California to Cover Canals With Toxic Solar Panels

Californian Solar Panel Canals. Source The Register, Fair Use, Low Resolution Image to Identify the Subject.


California to Cover Canals With Toxic Solar Panels

1 day ago

Eric Worrall


Essay by Eric Worrall

Solar panels, which contain dangerous toxins like Lead, Cadmium, Arsenic and toxic plastics, are to be installed as covers for California’s water supply canals.

California to try tackling drought with canal-top solar panels

Watt an interesting idea

Brandon Vigliarolo

California is ready to try out something that could help it save water and generate electricity at the same time: solar panels over irrigation canals.

For this proof-of-concept experiment, some 8,500 feet of photovoltaic panels will be installed over waterways just north of Turlock, central California, generating electricity while preventing water from evaporating away.

This $20 million state-funded pilot program has been dubbed Project Nexus, and will by run by Turlock Irrigation District (TID), a nonprofit water and power utility, along with its partners. If it’s a success, it could well be deployed across more of America’s Golden State.

…Read more:

Solar panels are so toxic, disposal is a serious issue. From the US EPA;

Are Solar Panels Hazardous Waste?

Hazardous waste testing on solar panels in the marketplace has indicated that different varieties of solar panels have different metals present in the semiconductor and solder. Some of these metals, like lead and cadmium, are harmful to human health and the environment at high levels. If these metals are present in high enough quantities in the solar panels, solar panel waste could be a hazardous waste under RCRA. Some solar panels are considered hazardous waste, and some are not, even within the same model and manufacturer. Homeowners with solar panels on their houses should contact their state/local recycling agencies for more information on disposal/recycling.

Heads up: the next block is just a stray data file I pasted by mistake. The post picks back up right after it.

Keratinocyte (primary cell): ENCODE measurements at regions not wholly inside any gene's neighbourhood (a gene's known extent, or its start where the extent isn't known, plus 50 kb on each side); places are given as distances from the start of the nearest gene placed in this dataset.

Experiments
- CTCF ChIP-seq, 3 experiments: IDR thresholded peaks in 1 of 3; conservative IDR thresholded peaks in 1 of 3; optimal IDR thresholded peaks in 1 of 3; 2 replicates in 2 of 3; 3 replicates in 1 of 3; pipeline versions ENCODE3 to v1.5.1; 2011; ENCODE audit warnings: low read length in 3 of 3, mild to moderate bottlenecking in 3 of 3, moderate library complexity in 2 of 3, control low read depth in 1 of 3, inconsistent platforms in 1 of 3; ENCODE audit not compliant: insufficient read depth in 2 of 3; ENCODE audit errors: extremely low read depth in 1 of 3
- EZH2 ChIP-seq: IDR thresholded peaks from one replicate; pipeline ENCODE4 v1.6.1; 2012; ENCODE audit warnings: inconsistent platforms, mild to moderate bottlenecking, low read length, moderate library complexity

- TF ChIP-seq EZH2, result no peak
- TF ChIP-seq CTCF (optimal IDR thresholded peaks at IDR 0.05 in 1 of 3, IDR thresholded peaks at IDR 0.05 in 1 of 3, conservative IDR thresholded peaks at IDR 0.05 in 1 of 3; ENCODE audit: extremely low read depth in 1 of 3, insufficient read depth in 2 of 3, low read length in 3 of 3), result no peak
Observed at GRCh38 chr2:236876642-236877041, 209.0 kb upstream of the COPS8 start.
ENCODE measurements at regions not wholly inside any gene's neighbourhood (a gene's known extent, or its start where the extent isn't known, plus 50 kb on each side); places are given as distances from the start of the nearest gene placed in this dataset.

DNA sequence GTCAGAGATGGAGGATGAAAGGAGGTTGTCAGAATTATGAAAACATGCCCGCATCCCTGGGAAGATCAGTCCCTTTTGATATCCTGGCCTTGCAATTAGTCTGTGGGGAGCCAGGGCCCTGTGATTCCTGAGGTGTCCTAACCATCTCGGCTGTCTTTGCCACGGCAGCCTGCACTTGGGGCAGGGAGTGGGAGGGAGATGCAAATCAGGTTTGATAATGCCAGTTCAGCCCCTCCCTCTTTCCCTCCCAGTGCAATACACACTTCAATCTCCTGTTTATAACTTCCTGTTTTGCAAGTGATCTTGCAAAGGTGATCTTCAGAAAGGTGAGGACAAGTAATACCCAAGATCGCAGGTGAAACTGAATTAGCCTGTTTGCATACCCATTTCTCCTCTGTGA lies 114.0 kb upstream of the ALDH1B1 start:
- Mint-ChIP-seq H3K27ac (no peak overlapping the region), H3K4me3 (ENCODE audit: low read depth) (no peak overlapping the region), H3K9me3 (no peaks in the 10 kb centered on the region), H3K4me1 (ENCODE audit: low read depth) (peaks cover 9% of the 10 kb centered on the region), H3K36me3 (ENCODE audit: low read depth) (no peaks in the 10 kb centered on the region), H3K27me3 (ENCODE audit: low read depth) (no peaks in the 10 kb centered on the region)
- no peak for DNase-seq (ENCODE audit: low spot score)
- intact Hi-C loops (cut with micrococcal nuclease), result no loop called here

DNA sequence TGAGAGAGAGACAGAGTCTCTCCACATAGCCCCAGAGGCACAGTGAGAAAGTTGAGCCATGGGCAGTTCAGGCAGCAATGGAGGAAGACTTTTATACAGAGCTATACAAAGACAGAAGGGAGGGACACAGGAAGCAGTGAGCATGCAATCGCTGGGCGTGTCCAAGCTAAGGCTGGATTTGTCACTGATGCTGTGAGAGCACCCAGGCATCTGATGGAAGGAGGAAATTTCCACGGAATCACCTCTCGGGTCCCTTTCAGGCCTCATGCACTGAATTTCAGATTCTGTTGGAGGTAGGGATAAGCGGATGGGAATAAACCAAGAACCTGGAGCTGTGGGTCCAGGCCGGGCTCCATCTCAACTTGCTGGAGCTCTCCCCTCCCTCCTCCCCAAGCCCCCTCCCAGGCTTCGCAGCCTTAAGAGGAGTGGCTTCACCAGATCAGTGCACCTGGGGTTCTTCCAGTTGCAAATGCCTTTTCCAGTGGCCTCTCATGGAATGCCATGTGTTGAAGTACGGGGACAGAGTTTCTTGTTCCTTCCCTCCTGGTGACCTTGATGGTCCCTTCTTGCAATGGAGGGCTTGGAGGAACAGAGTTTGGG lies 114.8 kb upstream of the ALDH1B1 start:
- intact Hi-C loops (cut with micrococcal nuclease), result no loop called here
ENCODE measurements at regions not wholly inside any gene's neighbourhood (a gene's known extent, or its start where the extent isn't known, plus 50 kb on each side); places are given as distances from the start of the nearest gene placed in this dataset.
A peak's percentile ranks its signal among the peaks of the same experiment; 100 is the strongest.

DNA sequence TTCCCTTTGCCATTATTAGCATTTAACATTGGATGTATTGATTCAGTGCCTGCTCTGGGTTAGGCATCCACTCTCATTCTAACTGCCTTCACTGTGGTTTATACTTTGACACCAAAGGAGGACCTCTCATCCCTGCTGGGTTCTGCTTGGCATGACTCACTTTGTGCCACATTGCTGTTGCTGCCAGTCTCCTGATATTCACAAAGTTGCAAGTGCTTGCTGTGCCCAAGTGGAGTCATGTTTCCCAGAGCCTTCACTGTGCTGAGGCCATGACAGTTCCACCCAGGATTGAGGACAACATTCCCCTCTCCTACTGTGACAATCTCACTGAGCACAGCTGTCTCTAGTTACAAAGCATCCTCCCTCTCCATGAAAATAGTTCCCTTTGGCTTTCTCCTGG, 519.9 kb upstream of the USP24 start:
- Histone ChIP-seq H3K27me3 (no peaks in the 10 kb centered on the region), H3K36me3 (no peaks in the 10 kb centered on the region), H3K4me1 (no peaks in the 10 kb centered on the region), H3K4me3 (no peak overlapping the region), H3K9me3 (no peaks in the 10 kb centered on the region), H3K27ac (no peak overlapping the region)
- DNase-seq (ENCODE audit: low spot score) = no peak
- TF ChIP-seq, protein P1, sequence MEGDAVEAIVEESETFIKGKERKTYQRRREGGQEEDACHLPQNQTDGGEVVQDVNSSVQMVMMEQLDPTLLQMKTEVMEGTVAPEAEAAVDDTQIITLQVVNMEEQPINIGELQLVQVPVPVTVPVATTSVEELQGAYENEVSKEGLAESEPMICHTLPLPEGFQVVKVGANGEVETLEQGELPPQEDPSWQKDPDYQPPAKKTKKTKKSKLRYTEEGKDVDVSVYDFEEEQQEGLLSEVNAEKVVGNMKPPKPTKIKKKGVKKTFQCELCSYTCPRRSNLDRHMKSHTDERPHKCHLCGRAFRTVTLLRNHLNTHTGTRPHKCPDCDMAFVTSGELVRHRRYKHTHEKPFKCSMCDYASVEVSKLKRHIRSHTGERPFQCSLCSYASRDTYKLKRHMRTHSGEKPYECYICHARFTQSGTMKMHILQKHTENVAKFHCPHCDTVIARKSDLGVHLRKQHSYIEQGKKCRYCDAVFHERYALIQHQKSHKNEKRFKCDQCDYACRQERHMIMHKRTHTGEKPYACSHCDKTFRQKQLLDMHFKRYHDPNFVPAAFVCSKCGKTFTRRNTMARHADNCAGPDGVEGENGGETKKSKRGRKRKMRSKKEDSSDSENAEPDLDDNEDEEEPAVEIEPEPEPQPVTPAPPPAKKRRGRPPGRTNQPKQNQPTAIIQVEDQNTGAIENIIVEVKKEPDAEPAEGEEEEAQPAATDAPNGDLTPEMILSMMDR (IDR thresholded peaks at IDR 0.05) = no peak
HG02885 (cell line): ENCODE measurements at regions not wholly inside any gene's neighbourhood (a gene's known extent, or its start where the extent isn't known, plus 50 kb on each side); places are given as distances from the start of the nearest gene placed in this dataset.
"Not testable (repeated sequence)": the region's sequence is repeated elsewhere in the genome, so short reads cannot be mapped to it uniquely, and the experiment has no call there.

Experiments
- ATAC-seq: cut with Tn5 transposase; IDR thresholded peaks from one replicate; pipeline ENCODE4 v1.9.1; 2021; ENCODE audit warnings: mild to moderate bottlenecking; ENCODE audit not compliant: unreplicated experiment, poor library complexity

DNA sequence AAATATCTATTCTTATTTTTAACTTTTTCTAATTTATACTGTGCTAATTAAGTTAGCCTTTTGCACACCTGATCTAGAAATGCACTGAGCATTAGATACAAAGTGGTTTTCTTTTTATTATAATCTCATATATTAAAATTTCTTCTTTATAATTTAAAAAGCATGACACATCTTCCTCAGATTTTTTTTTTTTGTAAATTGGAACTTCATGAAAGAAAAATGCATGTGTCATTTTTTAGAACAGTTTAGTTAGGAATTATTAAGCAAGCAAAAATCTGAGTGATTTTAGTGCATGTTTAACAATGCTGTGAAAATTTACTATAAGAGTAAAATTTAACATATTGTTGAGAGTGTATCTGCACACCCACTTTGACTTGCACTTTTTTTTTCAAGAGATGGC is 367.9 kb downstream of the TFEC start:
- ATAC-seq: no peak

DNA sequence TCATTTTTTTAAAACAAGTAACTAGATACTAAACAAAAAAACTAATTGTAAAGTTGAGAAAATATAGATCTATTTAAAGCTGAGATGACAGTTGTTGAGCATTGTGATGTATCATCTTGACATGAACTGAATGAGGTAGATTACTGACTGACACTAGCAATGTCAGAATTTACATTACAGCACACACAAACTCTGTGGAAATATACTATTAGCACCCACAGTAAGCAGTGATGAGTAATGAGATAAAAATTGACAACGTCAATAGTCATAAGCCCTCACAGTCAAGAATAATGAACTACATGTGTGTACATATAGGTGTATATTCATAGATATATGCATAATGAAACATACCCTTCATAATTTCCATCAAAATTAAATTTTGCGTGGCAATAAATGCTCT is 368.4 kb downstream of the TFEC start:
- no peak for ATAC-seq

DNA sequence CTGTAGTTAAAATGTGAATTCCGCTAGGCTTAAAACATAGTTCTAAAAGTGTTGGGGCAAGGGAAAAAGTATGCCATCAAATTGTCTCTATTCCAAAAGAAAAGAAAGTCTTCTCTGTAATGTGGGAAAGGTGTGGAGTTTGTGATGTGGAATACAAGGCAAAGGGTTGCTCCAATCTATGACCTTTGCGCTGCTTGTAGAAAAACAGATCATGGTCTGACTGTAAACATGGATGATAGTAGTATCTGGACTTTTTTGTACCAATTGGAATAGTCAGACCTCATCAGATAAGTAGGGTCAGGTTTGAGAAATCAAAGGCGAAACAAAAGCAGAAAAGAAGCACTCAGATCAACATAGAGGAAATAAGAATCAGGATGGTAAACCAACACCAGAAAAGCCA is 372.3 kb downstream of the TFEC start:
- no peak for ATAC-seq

Overview of Hazardous Waste Regulations

Federal solid and hazardous waste regulations (i.e., the RCRA requirements) apply to solar panels when they are discarded. When a solar panel reaches the end of its usable life or is otherwise discarded, it becomes solid waste. Solid waste is regulated federally under RCRA Subtitle D and through state and local government programs.

…Read more:

I don’t know if sufficient quantities of Lead, Cadmium, Arsenic and other more exotic toxins could leach into the water to constitute a health hazard. But who in their right mind would want to take such a risk?

Roofing hundreds of miles of waterways with covers which contain dangerous chemicals, and can potentially leach those dangerous chemicals into the water supply, is not my idea of a sensible plan. A low level of leaching might add up to a serious problem over a long enough distance. Even if the leach rate is initially low, as the panels deteriorate, or are vandalised, the rate at which nasty chemicals enter the water supply could accelerate to dangerous levels.

Lets just say if California goes forward with this ridiculous plan, deliberately placing deadly toxins in close proximity to their household and agricultural water supply, I’m going to start checking the produce labels more carefully in the future when I go shopping.

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